“At first, it was hard to believe that this is what we were detecting, because in all previous research monoclinic sulfur has been unstable under 95 °C (203 °F),” said Rahul Pai, co-author of the research. “In the last century there have only been a handful of studies that produced monoclinic gamma sulfur and it has only been stable for 20-30 minutes at most. But we had created it in a cathode that was undergoing thousands of charge-discharge cycles without diminished performance – and a year later, our examination of it shows that the chemical phase has remained the same.”

Scientists have stabilized a rare form of sulfur within a novel cathode, paving the way for a new breed of high-capacity batteries
Scientists have stabilized a rare form of sulfur within a novel cathode, paving the way for a new breed of high-capacity batteries

The cathode remained stable across a year of testing and 4,000 charge-discharge cycles, which the scientists say is equivalent to 10 years of regular use. The prototype battery the team made featuring this cathode offered triple the capacity of a standard lithium-ion battery, paving the way for more environmentally friendly batteries that allow electric vehicles to travel much farther on each charge.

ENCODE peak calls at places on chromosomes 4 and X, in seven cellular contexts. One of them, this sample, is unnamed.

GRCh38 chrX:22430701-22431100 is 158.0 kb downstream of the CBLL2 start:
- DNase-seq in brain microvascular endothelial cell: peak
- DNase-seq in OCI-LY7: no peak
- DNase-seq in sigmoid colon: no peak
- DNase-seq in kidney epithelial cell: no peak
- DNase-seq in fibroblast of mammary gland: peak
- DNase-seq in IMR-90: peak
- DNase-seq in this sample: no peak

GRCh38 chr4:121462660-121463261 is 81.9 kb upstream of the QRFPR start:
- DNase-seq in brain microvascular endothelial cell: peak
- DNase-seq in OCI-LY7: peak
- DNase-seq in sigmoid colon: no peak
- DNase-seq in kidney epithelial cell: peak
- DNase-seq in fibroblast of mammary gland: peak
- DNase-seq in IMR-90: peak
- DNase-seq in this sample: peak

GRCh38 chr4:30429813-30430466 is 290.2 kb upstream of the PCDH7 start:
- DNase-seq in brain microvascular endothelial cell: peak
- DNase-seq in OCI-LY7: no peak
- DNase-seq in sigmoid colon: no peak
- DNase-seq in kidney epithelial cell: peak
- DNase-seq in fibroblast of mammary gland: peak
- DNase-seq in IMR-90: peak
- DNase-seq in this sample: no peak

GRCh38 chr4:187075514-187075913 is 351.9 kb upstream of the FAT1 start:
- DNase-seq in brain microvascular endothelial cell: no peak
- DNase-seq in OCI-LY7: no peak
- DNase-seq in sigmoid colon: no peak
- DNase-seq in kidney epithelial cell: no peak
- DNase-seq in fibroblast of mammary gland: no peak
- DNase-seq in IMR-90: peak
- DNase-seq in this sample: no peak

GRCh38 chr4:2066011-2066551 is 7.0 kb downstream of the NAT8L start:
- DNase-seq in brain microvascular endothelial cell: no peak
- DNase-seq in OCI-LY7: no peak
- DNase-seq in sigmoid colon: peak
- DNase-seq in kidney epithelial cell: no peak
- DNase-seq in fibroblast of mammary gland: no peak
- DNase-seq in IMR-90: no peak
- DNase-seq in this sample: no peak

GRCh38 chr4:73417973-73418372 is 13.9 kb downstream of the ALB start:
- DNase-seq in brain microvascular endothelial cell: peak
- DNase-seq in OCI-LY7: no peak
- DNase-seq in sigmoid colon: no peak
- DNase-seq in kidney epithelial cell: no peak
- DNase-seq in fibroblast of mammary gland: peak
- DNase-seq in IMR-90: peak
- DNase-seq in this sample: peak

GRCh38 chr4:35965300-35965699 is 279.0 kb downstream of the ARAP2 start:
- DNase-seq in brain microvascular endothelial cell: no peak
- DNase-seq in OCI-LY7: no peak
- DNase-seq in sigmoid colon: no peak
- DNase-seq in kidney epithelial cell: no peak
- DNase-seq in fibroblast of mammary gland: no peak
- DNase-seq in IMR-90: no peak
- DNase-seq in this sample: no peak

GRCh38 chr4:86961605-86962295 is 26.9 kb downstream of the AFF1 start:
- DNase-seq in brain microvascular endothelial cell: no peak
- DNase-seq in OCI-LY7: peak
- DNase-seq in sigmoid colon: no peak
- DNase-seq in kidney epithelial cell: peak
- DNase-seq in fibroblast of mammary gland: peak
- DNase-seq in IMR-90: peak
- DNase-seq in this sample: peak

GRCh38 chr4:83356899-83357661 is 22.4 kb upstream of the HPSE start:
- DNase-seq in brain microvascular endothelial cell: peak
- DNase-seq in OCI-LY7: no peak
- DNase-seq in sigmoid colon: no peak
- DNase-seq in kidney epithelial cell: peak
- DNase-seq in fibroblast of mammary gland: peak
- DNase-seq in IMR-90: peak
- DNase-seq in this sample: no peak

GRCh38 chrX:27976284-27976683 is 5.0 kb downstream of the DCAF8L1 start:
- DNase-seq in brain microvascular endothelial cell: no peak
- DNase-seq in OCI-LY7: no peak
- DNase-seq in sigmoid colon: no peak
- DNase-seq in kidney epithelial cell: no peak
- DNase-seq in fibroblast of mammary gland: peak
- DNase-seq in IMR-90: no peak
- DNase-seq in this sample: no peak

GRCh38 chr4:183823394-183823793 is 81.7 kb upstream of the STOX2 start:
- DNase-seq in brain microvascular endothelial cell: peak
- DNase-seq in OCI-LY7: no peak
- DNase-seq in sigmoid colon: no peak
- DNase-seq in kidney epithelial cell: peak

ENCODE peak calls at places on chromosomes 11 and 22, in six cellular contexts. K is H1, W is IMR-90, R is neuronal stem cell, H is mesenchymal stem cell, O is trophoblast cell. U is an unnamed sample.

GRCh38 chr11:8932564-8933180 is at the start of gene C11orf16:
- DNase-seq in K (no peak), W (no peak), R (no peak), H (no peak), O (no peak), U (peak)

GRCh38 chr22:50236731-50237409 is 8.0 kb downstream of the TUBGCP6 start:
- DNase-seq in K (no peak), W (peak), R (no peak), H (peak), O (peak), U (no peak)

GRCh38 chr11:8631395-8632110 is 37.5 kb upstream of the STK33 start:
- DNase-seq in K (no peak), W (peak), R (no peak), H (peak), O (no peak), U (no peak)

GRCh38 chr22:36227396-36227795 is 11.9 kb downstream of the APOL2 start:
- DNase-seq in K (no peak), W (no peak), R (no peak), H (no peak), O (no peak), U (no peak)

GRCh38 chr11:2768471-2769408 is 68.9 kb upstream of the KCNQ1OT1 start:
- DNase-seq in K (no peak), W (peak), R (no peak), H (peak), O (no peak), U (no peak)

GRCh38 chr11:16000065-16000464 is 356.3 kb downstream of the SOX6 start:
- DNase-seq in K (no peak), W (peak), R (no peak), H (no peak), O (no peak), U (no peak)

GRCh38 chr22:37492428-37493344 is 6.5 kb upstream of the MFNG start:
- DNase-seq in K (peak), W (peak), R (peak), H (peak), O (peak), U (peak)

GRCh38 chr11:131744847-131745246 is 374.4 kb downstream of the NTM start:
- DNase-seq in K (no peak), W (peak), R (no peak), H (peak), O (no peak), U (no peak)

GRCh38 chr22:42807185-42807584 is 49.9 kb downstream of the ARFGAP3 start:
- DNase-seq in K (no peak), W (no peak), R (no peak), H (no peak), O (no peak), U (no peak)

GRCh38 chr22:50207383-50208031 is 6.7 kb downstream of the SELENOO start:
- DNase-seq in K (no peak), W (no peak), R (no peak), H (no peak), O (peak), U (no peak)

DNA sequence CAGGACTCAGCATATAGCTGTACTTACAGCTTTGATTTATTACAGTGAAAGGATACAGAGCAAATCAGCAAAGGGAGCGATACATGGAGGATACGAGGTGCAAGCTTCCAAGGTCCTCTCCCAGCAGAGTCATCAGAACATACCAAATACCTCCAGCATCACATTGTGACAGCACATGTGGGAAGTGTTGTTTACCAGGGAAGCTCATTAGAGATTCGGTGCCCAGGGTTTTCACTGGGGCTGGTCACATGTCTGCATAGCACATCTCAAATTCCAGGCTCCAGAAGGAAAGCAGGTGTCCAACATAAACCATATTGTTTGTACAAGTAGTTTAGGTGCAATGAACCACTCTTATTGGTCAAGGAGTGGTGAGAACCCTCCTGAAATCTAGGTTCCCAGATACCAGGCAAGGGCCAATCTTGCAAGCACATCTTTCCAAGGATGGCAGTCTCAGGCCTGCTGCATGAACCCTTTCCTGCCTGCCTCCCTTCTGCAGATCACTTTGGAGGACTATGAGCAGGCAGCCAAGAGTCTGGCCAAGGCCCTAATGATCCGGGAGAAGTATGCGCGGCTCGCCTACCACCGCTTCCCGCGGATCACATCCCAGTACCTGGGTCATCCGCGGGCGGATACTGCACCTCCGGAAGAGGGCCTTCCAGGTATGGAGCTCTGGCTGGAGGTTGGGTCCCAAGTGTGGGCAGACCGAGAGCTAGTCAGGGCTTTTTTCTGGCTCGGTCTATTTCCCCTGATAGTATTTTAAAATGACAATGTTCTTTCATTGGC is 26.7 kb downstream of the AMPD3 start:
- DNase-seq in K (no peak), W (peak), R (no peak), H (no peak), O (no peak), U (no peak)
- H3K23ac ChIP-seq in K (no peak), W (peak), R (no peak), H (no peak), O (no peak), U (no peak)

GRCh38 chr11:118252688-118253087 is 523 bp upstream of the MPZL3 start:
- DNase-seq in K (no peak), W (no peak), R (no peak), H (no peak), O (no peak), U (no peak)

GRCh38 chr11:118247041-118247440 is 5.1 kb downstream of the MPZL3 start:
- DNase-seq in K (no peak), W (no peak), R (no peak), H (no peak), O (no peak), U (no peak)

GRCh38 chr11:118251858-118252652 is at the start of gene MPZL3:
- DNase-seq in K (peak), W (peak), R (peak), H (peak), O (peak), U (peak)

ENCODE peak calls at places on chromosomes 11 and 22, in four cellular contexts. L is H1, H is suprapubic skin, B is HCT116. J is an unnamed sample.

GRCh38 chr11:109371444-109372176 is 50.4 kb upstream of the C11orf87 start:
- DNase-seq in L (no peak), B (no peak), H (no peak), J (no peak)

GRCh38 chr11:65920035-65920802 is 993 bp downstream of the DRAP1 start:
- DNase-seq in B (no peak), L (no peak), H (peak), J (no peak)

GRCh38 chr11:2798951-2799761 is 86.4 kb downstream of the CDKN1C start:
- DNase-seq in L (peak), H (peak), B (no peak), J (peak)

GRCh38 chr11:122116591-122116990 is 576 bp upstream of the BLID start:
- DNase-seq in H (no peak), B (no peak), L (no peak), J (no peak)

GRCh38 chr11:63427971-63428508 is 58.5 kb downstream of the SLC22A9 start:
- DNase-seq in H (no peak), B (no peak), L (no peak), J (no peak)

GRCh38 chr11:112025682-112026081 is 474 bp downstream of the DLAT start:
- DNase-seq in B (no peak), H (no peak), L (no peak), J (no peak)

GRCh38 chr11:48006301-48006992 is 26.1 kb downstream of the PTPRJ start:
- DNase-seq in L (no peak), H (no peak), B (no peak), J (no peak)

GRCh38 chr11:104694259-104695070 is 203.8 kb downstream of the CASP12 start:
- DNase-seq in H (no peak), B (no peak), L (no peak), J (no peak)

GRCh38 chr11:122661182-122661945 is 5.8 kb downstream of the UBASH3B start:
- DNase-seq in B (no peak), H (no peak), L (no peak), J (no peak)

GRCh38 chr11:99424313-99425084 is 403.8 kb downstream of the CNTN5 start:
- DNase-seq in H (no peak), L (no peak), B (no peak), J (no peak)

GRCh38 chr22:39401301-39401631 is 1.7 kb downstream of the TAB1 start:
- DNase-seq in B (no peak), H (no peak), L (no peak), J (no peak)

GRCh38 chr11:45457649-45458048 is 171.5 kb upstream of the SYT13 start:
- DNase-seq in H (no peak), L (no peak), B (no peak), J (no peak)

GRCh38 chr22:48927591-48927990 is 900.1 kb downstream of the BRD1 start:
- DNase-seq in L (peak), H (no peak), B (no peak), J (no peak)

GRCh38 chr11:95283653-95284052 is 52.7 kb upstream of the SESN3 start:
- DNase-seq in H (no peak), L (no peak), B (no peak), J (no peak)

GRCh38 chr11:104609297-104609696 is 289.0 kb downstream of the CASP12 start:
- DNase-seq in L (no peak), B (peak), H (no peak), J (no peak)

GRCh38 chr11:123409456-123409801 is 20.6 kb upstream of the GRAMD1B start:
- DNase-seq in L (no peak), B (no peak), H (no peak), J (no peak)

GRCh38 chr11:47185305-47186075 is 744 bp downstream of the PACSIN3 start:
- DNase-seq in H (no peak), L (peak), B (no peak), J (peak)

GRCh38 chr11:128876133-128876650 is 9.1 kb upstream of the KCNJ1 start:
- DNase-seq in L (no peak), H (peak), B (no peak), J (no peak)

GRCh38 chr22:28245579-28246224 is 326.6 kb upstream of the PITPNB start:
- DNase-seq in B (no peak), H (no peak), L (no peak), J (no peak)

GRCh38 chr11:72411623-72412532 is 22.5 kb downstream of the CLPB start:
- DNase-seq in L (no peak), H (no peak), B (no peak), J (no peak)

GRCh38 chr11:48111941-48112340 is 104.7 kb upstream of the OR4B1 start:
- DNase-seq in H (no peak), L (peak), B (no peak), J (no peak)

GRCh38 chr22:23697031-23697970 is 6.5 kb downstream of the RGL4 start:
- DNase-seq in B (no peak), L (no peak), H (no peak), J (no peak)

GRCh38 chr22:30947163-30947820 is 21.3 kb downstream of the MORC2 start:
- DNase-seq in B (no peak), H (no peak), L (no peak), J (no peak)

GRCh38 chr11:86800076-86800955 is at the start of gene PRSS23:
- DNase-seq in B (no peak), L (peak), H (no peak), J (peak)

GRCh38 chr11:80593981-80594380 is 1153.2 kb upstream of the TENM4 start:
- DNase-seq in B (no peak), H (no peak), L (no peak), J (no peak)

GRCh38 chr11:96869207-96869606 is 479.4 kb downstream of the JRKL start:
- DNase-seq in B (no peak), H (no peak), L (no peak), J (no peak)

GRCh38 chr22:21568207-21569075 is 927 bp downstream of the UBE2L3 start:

“While we are still working to understand the exact mechanism behind the creation of this stable monoclinic sulfur at room temperature, this remains an exciting discovery and one that could open a number of doors for developing more sustainable and affordable battery technology,” Kalra said.

The research was published in the journal Communications Chemistry.

Source: Drexel University

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10 comments
10 comments
Karmudjun
Thanks Nick - it appears these Drexel University Engineers have stumbled onto the Holy Grail of Lithium Ion development into the next phase. One year of testing! All they have to do is figure out how they stumbled into the stable monoclinic sulfur, how the monofiliments of carbon nanofibers filled with the monoclinic sulfer degrade or transform over a very long time, and how to recycle these batteries without environmental damage - or any other damage! Good write up!